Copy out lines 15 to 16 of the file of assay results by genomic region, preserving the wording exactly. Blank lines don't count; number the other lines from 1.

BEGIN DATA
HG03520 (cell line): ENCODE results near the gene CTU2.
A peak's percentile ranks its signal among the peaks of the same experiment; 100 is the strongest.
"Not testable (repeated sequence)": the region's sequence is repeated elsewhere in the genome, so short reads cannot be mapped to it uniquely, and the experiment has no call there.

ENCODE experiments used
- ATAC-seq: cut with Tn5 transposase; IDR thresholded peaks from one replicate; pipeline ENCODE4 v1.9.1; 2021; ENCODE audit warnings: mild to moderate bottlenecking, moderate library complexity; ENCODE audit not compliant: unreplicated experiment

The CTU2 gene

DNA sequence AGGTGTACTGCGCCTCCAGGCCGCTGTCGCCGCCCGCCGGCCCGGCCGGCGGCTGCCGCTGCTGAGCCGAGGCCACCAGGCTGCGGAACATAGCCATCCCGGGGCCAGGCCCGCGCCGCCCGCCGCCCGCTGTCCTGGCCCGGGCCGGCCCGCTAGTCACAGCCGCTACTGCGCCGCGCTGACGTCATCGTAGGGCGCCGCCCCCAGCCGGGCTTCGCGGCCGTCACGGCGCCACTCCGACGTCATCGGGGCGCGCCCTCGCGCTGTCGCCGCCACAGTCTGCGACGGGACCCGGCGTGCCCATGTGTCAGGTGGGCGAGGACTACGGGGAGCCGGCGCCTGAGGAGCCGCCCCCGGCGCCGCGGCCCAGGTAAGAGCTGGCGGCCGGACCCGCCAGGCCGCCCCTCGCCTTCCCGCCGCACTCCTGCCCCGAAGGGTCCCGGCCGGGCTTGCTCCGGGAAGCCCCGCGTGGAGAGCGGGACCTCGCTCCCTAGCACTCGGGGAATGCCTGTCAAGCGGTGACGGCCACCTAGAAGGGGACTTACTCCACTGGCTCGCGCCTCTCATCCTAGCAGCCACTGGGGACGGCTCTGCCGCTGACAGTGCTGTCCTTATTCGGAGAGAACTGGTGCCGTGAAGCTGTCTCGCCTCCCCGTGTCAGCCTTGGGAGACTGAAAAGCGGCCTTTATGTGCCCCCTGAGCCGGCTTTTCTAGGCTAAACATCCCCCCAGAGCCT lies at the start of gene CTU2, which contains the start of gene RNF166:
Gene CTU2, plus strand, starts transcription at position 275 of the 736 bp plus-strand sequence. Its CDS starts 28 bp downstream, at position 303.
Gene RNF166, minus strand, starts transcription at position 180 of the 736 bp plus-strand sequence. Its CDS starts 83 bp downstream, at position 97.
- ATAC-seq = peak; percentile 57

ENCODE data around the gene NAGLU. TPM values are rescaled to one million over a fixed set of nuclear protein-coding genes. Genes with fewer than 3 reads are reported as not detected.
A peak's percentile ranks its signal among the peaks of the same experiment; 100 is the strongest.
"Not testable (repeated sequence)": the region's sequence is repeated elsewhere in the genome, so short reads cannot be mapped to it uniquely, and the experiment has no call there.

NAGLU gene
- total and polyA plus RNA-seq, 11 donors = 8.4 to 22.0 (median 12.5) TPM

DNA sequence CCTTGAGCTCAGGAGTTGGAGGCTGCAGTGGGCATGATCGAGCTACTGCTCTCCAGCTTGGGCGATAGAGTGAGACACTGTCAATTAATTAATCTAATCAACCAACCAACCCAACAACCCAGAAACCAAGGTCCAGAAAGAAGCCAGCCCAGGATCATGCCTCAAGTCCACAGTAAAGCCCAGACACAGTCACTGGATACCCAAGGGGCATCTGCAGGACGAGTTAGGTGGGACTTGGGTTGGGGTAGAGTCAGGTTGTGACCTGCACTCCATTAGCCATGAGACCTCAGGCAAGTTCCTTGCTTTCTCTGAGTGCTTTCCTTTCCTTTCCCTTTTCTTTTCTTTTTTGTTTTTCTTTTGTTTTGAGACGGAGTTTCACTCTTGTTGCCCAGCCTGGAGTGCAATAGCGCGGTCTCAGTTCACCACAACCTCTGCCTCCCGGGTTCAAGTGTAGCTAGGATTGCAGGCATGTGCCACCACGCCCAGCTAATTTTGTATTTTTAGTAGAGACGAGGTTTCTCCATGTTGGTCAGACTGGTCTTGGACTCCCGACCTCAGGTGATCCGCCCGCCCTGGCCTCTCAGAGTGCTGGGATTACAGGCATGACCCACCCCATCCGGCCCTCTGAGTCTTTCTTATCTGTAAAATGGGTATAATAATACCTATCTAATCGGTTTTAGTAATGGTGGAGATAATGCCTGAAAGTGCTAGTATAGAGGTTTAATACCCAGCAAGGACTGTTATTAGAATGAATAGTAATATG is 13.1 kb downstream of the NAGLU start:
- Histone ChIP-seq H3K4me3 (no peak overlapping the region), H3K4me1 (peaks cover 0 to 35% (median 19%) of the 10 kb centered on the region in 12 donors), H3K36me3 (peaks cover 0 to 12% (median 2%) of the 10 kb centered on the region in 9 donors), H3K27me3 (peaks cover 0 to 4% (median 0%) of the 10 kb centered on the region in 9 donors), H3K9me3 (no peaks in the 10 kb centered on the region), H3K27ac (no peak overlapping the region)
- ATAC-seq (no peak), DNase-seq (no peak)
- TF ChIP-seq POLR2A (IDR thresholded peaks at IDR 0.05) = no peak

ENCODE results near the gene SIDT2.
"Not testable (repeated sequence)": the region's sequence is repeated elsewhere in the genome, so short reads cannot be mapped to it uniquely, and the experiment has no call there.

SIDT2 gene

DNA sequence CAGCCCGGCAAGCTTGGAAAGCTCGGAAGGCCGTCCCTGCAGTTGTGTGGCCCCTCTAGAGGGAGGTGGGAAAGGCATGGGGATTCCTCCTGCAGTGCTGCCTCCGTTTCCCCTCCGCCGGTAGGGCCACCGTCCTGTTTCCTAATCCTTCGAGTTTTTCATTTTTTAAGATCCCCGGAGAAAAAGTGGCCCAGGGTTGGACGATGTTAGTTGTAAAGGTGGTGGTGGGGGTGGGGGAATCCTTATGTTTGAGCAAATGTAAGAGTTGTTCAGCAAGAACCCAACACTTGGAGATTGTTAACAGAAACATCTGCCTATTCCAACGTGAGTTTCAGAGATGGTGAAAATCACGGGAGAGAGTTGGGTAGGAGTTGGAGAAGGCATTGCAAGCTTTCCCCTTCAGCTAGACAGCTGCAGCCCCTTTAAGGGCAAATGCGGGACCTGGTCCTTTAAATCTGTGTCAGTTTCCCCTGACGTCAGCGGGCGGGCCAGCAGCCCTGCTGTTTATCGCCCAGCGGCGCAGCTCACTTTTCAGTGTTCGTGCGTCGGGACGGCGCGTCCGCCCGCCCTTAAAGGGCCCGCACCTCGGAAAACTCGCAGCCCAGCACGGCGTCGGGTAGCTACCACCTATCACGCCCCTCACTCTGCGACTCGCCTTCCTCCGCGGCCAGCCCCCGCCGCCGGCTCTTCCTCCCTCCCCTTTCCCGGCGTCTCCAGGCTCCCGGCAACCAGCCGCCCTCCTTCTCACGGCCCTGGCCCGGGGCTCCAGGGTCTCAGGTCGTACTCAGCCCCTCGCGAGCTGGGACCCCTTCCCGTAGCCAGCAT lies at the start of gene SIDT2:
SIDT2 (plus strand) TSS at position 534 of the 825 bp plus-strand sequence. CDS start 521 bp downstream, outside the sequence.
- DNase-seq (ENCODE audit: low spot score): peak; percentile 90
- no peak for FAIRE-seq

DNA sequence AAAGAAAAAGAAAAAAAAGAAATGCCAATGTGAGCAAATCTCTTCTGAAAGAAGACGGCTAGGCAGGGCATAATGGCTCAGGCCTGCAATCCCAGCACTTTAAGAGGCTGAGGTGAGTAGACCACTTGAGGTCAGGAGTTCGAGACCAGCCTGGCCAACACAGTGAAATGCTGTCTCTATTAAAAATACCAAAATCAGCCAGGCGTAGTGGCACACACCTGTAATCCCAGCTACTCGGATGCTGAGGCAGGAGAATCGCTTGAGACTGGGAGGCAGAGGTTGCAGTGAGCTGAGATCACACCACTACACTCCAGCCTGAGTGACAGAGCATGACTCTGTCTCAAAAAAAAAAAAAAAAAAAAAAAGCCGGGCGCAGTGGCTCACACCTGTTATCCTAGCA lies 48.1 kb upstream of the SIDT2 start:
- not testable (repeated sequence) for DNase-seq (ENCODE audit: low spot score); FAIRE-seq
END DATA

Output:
- total and polyA plus RNA-seq, 11 donors = 8.4 to 22.0 (median 12.5) TPM

DNA sequence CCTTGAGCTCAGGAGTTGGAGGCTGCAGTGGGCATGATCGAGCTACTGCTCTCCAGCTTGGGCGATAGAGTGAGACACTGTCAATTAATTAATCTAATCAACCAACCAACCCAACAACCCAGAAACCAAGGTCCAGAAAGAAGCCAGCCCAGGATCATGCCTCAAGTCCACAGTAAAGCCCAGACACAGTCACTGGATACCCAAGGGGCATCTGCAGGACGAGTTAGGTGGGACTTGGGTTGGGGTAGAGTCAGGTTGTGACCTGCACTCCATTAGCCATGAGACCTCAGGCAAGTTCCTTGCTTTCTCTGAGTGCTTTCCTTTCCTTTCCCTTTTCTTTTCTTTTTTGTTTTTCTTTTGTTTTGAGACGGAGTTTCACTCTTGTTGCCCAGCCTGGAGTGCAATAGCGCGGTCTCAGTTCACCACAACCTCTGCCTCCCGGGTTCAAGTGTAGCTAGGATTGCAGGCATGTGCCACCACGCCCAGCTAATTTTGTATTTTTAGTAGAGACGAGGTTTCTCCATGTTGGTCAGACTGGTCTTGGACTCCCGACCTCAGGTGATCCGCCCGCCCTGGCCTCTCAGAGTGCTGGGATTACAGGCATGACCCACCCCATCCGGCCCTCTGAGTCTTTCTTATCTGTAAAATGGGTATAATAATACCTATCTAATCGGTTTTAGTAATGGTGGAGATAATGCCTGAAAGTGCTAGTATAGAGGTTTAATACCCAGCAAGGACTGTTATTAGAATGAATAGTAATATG is 13.1 kb downstream of the NAGLU start: